Courtesy Travel Lane County
Published September 14, 2016
In the Pacific Northwest, the outdoors are at your doorstep: salty waves of the Pacific Ocean or wild wetlands of coastal marshes, the gritty sand of seaside dunes or the rocky slopes of mountainsides, towering redwoods in dense forests or fruit orchards at family-owned farms.
In Washington, Oregon and northern California, planners have a plethora of ways to bring the outdoors into their meetings and events.
Lane County embodies some of Mother Nature’s most impressive extremes, stretching from sea-level sand dunes along the Oregon coast to the soaring peaks of the Cascade Range.
The Oregon Dunes National Recreation Area encompasses 40 miles of the Oregon coast, but people driving by can’t grasp the impressive expanse — or the height — of the dunes, some of which are 500 feet high. Both Sand Dunes Frontier and Sandland Adventures offer tours in smaller “sand rails” for four to eight people, and larger groups can tour the dunes in buggies that can seat 20 people. Although the big buggies are slower than the sand rails, they still deliver plenty of gritty thrills when cresting the dunes. Sand Master Park is a 40-acre commercial sandboarding park in Florence, where team building can include sandcastles and sand sculpting, sandboarding lessons and sand sledding, as well as dune buggy tours.
When the Association of Bone and Joint Surgeons brought its annual meeting to Eugene last summer, most of the doctors brought their families. The group loaded up on outfitter-led activities, including whitewater rafting, a fly-casting class, a cycling tour and a guided hike, said Angie Riley, digital marketing manager for Eugene, Cascades and Coast, the Lane County CVB. Group hikes and walking tours allow visitors to explore the Cascades, including any of the region’s “Seven Waterfall Wonders.” Although it’s challenging to reach some falls, the dramatic Sahalie Falls observation deck is wheelchair accessible, and an easy 2.6-mile loop takes people to Koosah Falls.
During the National Institute for Direct Instruction’s 42nd annual conference in Eugene this summer, the group did a geocaching tour and held its opening picnic at Skinner Butte Park, which sits on the Willamette River and is “perfect for group picnics and outdoor dinners,” Riley said.
Snohomish County, Washington
The saltwater of the Puget Sound, the dense forests of the Cascade mountains and, in between, the lush farmland of Snohomish Valley: Although Snohomish County is just north of Seattle, close enough for some to consider its cities suburbs, it encompasses a spectrum of spectacular nature.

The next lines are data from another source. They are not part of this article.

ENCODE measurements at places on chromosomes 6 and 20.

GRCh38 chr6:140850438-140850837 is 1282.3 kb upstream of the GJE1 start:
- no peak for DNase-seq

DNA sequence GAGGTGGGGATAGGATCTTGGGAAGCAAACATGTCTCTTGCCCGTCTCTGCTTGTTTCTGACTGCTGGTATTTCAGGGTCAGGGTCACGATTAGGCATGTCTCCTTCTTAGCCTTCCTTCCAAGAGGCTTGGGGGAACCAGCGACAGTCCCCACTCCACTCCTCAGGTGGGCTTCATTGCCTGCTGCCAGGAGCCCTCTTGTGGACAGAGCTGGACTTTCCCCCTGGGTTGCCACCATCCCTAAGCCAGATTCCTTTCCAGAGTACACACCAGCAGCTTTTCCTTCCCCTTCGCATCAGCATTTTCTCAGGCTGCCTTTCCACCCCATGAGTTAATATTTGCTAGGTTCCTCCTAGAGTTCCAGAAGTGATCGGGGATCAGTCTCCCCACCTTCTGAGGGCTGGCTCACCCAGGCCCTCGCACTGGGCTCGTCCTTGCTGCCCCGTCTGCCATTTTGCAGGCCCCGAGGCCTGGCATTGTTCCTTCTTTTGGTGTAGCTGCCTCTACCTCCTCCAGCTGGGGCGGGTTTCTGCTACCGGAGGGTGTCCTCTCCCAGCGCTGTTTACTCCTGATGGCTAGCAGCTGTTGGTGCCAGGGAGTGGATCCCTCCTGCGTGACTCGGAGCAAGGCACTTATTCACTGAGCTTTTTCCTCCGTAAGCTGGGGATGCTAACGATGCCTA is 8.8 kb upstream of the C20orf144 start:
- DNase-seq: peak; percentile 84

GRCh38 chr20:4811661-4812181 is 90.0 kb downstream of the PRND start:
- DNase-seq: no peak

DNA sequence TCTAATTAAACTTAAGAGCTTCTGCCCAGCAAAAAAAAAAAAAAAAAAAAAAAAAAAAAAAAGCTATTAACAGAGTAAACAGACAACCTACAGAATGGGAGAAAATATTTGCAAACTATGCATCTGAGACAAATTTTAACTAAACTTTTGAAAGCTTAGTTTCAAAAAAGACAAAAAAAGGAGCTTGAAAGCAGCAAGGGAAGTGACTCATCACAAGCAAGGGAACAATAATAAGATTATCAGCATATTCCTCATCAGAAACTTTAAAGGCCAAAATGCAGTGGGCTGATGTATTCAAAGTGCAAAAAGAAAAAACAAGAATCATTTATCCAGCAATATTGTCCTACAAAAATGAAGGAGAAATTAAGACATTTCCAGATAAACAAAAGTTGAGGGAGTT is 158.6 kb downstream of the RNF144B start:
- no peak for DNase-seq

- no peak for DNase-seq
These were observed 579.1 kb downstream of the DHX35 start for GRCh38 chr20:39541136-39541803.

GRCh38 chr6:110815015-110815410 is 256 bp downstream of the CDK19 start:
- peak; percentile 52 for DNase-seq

On the sound side, groups can take in a range of wildlife, including bird- and whale-watching boat tours. Sea kayaking outfitters along the coast can take smaller groups onto the sound. In the coastal city of Edmonds, groups can explore Edmonds Marsh on interpretive trails, and docents will lead group tours at the Northwest Stream Center in Everett. The city of Everett also operates a free ferry in the summer to Jetty Island, where visitors can enjoy beaches and nature trails, said Brad Zorich, Snohomish County Tourism Bureau group sales manager.
On the county’s mountain side, the Outdoor Adventure Center is snuggled into the foothills and offers guided river-rafting, biking, hiking, kayaking and horseback riding, and has an outdoor area that works well for tented events. The outfitter is located in the tiny town of Index, which “is on the river, and the mountains are hanging over you, and it’s amazing,” Zorich said, and is also home to a restaurant with indoor meeting space for 40 people. Several other outfitters lead rafting trips on the Sauk, Skykomish and Snohomish rivers.
In the valley between, several farms offer function space: modern event halls and rustic barns with indoor-outdoor areas, mountain views, space for tents and lawns for games. In the fall, groups can set up picnics at or buy out one of seven pumpkin farms where they can pick pumpkins, wander in corn mazes and bump along on hayrides.
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